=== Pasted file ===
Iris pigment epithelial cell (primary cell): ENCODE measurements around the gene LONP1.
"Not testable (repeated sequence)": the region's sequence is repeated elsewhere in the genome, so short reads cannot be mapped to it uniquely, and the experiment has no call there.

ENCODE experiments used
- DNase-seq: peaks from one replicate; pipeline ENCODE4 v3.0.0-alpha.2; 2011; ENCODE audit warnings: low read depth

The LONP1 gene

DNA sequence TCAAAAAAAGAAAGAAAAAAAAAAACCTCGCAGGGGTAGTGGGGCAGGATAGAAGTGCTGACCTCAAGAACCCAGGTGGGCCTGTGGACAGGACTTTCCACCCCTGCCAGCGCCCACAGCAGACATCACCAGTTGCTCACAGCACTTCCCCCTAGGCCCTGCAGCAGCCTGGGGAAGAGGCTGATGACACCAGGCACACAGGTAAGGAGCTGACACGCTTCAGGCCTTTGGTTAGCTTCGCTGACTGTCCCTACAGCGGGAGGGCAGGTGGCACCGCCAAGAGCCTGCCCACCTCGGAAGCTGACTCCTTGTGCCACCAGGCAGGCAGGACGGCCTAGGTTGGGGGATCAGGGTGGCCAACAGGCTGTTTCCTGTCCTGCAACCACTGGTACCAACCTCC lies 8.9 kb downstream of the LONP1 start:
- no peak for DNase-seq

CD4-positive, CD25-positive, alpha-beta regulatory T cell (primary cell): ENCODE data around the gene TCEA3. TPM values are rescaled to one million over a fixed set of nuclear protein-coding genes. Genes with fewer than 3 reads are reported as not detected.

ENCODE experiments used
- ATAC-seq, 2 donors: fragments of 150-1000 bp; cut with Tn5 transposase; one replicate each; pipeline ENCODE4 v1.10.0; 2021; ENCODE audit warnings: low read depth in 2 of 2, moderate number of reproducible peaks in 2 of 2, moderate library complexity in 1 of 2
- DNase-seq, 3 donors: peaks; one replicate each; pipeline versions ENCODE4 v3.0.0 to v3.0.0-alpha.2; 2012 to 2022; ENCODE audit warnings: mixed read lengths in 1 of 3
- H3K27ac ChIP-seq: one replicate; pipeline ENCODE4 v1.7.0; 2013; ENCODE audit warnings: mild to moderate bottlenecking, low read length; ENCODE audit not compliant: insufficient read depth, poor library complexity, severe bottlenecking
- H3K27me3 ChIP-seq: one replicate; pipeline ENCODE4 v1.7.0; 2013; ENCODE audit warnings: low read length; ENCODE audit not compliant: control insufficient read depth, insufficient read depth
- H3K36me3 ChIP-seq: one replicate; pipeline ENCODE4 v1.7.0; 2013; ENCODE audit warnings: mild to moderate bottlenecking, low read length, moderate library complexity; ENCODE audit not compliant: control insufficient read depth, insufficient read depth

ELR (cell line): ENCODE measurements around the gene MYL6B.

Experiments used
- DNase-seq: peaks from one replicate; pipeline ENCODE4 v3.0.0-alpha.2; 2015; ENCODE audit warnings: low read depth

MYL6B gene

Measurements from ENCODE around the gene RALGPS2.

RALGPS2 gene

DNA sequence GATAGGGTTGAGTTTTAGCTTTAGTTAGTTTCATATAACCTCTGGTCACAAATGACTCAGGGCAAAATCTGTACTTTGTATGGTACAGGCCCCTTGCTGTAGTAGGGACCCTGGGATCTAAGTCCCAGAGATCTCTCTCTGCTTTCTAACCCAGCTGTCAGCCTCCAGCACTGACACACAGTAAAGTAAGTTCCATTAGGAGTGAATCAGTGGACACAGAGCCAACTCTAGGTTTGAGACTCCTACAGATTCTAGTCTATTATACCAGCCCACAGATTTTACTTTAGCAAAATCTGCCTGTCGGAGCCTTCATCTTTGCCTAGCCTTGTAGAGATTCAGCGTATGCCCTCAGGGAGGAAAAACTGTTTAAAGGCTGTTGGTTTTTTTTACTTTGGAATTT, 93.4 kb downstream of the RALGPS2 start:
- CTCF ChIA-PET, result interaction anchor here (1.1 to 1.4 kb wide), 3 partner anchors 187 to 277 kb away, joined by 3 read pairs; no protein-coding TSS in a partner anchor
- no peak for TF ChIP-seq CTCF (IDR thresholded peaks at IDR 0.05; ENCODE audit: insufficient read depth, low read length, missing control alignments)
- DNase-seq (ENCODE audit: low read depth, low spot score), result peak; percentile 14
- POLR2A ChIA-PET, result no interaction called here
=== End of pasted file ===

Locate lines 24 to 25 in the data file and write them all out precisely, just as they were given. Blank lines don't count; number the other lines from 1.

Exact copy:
- DNase-seq (ENCODE audit: low read depth, low spot score), result peak; percentile 14
- POLR2A ChIA-PET, result no interaction called here